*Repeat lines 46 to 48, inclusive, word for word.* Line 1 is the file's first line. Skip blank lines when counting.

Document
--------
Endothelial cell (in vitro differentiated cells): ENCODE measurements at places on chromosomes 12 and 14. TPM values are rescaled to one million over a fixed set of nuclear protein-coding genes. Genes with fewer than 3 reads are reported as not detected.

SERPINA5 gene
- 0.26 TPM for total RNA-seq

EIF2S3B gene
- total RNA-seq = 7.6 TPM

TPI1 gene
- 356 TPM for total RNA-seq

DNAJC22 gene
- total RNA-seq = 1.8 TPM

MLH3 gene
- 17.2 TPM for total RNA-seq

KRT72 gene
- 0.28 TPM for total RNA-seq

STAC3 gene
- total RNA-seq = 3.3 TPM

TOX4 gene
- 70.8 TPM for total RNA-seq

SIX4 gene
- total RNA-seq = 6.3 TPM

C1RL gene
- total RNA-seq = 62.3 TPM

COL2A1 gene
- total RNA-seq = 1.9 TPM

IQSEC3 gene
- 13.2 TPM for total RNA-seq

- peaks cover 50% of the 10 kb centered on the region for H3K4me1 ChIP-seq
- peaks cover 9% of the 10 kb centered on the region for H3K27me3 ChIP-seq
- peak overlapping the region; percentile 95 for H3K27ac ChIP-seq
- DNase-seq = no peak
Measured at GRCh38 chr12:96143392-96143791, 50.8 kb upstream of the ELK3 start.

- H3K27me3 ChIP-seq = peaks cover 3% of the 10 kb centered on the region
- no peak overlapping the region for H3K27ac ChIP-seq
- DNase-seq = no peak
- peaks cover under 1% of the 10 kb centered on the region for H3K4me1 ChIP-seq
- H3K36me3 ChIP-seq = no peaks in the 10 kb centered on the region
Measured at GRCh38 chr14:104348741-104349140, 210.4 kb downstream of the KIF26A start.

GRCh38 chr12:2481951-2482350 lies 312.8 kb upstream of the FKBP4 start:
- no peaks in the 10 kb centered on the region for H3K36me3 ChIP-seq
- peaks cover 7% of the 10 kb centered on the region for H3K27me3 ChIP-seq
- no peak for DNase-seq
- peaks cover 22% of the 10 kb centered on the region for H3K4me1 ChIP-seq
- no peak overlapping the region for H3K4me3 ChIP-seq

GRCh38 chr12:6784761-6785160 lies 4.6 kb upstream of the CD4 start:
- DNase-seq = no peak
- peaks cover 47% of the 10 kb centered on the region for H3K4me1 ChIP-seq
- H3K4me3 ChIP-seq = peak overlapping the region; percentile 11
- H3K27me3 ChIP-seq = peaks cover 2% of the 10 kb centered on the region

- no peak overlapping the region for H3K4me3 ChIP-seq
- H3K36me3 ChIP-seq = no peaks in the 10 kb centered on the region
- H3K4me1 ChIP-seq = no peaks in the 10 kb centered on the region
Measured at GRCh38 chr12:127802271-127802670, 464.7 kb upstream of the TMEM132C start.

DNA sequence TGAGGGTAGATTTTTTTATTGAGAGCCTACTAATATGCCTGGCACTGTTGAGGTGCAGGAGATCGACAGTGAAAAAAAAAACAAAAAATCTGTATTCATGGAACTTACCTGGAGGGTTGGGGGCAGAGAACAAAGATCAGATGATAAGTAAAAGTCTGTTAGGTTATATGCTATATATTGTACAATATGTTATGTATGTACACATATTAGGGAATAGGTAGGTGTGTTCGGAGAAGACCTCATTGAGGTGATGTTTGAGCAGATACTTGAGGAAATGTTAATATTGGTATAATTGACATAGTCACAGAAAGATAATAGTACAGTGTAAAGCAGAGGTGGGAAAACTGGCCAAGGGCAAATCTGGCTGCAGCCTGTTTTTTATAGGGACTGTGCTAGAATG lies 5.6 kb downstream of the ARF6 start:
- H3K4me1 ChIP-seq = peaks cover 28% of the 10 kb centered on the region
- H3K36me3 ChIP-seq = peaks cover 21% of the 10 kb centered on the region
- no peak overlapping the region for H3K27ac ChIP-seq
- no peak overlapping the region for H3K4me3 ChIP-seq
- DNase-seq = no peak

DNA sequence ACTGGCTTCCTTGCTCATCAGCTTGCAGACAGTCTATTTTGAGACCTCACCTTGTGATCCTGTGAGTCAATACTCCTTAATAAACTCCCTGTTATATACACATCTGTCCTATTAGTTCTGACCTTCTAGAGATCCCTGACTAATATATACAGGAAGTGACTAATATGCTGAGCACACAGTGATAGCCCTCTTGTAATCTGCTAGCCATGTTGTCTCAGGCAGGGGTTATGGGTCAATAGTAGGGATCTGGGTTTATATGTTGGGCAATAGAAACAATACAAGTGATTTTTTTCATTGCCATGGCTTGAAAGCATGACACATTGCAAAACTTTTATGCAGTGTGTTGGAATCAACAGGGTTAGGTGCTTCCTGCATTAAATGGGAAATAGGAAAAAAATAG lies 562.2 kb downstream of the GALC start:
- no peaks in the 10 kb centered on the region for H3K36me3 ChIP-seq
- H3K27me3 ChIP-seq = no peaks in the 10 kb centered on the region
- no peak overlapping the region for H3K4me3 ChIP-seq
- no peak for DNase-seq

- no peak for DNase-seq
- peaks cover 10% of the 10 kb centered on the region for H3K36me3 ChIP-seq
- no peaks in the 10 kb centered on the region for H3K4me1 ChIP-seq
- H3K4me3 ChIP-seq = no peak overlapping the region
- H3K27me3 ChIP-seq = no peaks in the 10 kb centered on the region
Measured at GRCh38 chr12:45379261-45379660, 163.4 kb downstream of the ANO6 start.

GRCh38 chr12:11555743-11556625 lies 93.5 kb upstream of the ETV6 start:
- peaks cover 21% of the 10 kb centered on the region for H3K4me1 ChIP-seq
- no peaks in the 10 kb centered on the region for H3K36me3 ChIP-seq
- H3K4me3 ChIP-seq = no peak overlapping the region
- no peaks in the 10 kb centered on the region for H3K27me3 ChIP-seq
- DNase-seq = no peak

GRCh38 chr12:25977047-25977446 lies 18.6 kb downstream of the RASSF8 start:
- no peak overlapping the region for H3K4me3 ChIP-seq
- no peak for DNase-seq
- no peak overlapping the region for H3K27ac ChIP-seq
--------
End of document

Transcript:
- H3K4me3 ChIP-seq = peak overlapping the region; percentile 11
- H3K27me3 ChIP-seq = peaks cover 2% of the 10 kb centered on the region

- no peak overlapping the region for H3K4me3 ChIP-seq